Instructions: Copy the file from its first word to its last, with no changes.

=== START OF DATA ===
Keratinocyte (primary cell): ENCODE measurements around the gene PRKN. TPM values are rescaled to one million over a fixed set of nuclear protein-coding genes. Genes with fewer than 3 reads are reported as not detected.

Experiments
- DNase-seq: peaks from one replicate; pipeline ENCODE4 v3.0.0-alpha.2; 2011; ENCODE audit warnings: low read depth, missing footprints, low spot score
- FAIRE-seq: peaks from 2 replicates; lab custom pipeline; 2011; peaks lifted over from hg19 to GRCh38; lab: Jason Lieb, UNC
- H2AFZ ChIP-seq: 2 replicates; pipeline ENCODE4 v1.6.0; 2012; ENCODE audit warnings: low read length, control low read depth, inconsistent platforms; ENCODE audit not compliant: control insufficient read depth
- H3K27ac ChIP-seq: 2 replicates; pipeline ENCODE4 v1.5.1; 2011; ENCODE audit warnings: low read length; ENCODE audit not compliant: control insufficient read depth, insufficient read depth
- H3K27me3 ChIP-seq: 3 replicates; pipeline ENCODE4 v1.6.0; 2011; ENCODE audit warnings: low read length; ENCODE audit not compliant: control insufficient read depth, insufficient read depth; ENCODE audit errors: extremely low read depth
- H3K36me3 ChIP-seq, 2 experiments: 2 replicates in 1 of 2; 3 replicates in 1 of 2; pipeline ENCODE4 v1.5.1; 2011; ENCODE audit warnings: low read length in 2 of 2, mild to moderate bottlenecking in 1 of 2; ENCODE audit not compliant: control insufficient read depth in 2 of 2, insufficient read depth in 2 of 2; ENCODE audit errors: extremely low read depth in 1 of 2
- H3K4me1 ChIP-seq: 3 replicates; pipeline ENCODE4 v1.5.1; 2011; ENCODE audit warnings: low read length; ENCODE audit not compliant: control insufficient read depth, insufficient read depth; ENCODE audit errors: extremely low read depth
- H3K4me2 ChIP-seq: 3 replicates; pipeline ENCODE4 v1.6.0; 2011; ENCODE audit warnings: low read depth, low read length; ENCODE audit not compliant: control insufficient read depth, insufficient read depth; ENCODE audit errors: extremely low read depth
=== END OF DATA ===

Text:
Keratinocyte (primary cell): ENCODE measurements around the gene PRKN. TPM values are rescaled to one million over a fixed set of nuclear protein-coding genes. Genes with fewer than 3 reads are reported as not detected.

Experiments
- DNase-seq: peaks from one replicate; pipeline ENCODE4 v3.0.0-alpha.2; 2011; ENCODE audit warnings: low read depth, missing footprints, low spot score
- FAIRE-seq: peaks from 2 replicates; lab custom pipeline; 2011; peaks lifted over from hg19 to GRCh38; lab: Jason Lieb, UNC
- H2AFZ ChIP-seq: 2 replicates; pipeline ENCODE4 v1.6.0; 2012; ENCODE audit warnings: low read length, control low read depth, inconsistent platforms; ENCODE audit not compliant: control insufficient read depth
- H3K27ac ChIP-seq: 2 replicates; pipeline ENCODE4 v1.5.1; 2011; ENCODE audit warnings: low read length; ENCODE audit not compliant: control insufficient read depth, insufficient read depth
- H3K27me3 ChIP-seq: 3 replicates; pipeline ENCODE4 v1.6.0; 2011; ENCODE audit warnings: low read length; ENCODE audit not compliant: control insufficient read depth, insufficient read depth; ENCODE audit errors: extremely low read depth
- H3K36me3 ChIP-seq, 2 experiments: 2 replicates in 1 of 2; 3 replicates in 1 of 2; pipeline ENCODE4 v1.5.1; 2011; ENCODE audit warnings: low read length in 2 of 2, mild to moderate bottlenecking in 1 of 2; ENCODE audit not compliant: control insufficient read depth in 2 of 2, insufficient read depth in 2 of 2; ENCODE audit errors: extremely low read depth in 1 of 2
- H3K4me1 ChIP-seq: 3 replicates; pipeline ENCODE4 v1.5.1; 2011; ENCODE audit warnings: low read length; ENCODE audit not compliant: control insufficient read depth, insufficient read depth; ENCODE audit errors: extremely low read depth
- H3K4me2 ChIP-seq: 3 replicates; pipeline ENCODE4 v1.6.0; 2011; ENCODE audit warnings: low read depth, low read length; ENCODE audit not compliant: control insufficient read depth, insufficient read depth; ENCODE audit errors: extremely low read depth